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18 May 2017

Burundi: A House of Hope

Hidden away in the centre of the Burundian capital Bujumbura is Marthe Robin House. Twelve women and girls, and their nine children, are currently living there. Sometimes this number is higher. The women and girls were thrown out by their families when they became pregnant. Marthe Robin House offers them more than just a roof over their head: psychosocial support and a range of training opportunities also open up chances for the future. Above all, it is the tireless commitment of the director, Godelive Kanyamuneza, which allows and enables the women to regain strength and hope.

Two beds, a length of rope to hang up clothes, a coloured cloth in front of the window as the curtain -- the room that does not offer much space or comfort, and Bella* also has to share it with another mother. Nonetheless, the 17-year-old is happy to have found a safe place to stay for her and her child.

Shelter for Bella

Like all the women in the Marthe Robin House, Bella had previously lived on the street, rejected by her family and abandoned when she became pregnant. Some of the women and girls have also experienced sexualised violence, or been forced by poverty to exchange sexual contact for money or goods. For Bella, it was a boy from her neighbourhood who drugged her with knockout drops and then raped her.

 "When the girls arrive, they are often apathetic, quiet, depressed and forlorn," says Godelive Kanyamuneza.

"Some of them are also undernourished or suffering from infections." The trained psychologist takes them in, lets them find some peace, and supports them before and after the birth. The birth itself usually takes place in a nearby clinic which works together with the women's house. During the final weeks before the birth and the first few weeks afterwards, the women also receive additional food rations to ensure that both mother and child remain strong. Furthermore, each of them is given a parcel with things a baby needs, such as nappies, bottles and blankets.

Ensuring the girls' education and future

During their stay in Marthe Robin House, the women can benefit from the expertise of two trainers to learn how to sew, cook or start a small retail business. If they complete the training, they receive a sewing machine or a small grant to help them start their self-employment. If the girls so desire, Godelive tries to make it possible for them to return to school.

 A normal day at Marthe Robin House:

The day in Marthe Robin House starts early at six o'clock when Godelive wakes the residents. Each of them has fixed responsibilities, from laying the table or making tea to washing up. At 7:30 am they all sit together at the breakfast table. The women who are taking part in courses get the bottles ready for their children before they go to their lessons. The other women staying in the house look after all of the children during the training sessions, and also prepare meals for the whole group. In this way, the young mothers – who are often barely more than children themselves – learn valuable household skills and also how to take on responsibility.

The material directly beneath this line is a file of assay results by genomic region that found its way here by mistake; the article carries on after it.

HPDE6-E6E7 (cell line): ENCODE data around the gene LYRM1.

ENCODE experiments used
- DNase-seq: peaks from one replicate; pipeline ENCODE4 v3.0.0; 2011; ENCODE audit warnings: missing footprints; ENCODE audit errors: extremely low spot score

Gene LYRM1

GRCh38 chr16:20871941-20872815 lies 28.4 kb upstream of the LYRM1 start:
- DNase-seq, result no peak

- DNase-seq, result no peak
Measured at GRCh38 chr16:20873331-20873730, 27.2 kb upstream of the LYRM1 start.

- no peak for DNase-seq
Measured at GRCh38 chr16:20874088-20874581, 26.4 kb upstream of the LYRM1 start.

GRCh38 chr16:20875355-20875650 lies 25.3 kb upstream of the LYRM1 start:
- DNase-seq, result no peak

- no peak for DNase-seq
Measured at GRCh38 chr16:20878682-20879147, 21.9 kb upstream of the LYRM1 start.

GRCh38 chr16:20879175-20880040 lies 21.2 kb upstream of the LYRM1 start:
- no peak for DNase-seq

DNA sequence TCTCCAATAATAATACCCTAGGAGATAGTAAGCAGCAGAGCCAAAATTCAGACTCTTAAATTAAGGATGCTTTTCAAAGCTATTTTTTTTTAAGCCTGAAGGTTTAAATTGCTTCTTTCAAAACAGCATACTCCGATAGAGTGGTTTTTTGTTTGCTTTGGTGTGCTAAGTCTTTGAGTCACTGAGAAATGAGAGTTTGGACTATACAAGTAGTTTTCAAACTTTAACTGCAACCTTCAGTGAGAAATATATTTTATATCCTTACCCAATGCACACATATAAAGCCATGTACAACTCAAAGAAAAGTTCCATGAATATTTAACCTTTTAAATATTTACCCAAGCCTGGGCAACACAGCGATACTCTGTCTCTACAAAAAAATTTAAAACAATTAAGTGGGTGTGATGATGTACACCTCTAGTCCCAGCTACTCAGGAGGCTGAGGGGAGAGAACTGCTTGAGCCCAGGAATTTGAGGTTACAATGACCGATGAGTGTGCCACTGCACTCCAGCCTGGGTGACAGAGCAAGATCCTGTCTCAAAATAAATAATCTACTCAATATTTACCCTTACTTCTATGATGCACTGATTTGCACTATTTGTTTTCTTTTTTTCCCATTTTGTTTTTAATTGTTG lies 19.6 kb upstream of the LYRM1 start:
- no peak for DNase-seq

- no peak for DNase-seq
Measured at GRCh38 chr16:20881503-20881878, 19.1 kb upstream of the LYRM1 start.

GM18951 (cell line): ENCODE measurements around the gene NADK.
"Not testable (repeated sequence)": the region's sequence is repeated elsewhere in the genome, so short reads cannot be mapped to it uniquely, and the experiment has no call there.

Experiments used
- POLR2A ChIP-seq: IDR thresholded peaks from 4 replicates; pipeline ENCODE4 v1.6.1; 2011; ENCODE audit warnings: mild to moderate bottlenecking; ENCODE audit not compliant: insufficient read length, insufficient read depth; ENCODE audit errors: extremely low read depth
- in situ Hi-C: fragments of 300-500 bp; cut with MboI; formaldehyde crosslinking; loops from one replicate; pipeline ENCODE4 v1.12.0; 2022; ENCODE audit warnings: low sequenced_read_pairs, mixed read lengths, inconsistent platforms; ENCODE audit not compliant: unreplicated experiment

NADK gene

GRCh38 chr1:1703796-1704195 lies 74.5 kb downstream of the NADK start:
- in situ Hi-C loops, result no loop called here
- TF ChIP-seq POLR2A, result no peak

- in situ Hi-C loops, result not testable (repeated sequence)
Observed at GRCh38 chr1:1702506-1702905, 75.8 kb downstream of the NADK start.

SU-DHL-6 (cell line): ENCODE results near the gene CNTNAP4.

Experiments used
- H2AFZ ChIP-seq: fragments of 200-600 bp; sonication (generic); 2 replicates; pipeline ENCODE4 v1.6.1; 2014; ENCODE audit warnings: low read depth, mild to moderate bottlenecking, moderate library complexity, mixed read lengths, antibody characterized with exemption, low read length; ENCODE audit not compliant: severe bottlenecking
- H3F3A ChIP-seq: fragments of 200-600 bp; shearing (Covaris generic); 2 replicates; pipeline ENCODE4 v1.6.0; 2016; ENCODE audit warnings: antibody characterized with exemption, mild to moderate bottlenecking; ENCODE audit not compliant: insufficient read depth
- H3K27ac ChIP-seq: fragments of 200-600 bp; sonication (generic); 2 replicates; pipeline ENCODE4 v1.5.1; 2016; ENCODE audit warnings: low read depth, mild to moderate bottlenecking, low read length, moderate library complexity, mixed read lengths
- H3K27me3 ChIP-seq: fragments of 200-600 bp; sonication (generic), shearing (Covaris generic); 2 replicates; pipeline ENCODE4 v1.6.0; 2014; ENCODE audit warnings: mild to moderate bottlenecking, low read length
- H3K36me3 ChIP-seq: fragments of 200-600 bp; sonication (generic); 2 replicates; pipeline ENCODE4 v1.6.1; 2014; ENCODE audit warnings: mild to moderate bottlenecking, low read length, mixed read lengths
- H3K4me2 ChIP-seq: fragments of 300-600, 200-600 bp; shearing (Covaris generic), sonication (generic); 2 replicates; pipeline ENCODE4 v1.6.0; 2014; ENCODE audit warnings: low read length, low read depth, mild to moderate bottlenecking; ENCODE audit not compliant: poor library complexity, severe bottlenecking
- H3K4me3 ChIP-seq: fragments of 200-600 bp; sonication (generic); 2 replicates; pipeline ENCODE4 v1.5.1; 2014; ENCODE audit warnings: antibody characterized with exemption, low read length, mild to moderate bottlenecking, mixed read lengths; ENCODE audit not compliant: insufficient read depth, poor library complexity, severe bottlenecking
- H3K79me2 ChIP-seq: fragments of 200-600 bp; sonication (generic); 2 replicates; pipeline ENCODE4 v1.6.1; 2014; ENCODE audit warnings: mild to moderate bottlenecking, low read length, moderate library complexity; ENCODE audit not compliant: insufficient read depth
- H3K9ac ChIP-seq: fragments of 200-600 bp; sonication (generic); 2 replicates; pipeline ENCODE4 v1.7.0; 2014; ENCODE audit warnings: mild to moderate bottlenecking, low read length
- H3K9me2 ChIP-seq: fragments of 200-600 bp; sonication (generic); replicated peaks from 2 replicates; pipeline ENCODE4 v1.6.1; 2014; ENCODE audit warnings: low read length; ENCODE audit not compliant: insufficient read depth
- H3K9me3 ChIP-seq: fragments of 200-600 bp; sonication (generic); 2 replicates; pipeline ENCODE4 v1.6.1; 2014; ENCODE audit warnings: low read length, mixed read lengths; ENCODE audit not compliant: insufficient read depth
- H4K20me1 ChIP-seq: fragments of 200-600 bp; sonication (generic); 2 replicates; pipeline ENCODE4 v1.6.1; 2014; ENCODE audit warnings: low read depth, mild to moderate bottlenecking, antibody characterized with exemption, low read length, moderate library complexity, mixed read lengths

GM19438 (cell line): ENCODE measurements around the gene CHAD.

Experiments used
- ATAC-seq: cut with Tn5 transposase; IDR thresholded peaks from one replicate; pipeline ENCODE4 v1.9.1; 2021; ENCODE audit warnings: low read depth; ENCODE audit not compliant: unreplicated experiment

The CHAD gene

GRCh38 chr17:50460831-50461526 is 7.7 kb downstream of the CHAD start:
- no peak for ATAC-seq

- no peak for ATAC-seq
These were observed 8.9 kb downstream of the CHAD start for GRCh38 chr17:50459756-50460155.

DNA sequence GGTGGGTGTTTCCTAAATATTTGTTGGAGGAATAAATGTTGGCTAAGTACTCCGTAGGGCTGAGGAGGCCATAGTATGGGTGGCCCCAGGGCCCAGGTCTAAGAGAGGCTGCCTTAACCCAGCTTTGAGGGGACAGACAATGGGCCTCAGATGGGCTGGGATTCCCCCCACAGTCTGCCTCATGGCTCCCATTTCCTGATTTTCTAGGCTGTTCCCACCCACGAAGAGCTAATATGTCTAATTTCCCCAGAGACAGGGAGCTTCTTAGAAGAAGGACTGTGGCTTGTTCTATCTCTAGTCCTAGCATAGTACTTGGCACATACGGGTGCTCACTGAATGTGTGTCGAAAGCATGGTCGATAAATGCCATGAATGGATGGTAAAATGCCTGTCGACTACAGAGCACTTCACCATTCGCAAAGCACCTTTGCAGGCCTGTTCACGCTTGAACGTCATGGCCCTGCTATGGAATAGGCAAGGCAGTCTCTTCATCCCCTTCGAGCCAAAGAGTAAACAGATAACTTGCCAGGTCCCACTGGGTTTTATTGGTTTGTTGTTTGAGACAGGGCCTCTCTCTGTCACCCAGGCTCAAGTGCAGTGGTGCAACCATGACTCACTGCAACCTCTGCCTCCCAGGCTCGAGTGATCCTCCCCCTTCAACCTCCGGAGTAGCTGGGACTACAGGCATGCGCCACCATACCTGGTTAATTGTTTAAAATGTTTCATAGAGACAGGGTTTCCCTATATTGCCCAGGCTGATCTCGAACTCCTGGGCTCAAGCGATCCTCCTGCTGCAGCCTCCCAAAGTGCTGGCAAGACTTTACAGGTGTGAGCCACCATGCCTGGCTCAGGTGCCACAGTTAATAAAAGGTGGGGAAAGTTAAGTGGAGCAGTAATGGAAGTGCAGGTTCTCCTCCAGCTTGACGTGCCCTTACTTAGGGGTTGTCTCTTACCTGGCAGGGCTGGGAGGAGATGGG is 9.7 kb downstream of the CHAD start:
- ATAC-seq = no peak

After the evening meal there is enough time to relax, chat and make plans. The community and mutual support helps the women to find their confidence and courage again. A psychologist also regularly visits the house to offer individual guidance to the women and girls.

 Funding by donation

"I often saw how young women landed on the street simply because they are pregnant," explains Godelive . "Some were so desperate they abandoned their babies or threw them on the rubbish dump." When the nun started with two rooms in 2013, she did not expect so many women and girls to turn up. So a larger house soon became necessary. Persistent violent conflict in the country eventually forced her to move into the city centre, where it is safer. Her work is funded exclusively by donations. Her tenacious commitment has helped Godelive attract some 20 volunteer supporters.

 Bella is confident

The young mothers stay for 3 to 6 months on average. Godelive usually attempts to re-establish contact with the family during this time, and her mediation means most of the girls can eventually return home. Many of them come back to visit, or Godelive visits them, in order to see how they and their children get on. She explains, however, that the economic crisis and growing poverty in the country have reduced the families’ willingness to take the young mothers back in. So some of the women and girls move on into shared accommodation.

 Recently Bella also began her sewing course. She proudly shows off a small school uniform she has made. There has been a visible improvements in the vitality of the young woman since she appeared on the doorstep of the house a few weeks ago, exhausted and very pregnant. "This house is a place where we can find peace," she says. "It is like a good mother who embraces you with open arms and gives you peace and confidence." Together with Godelive, she also visited her family and showed them their grandchild. At least that is a start.

 *name changed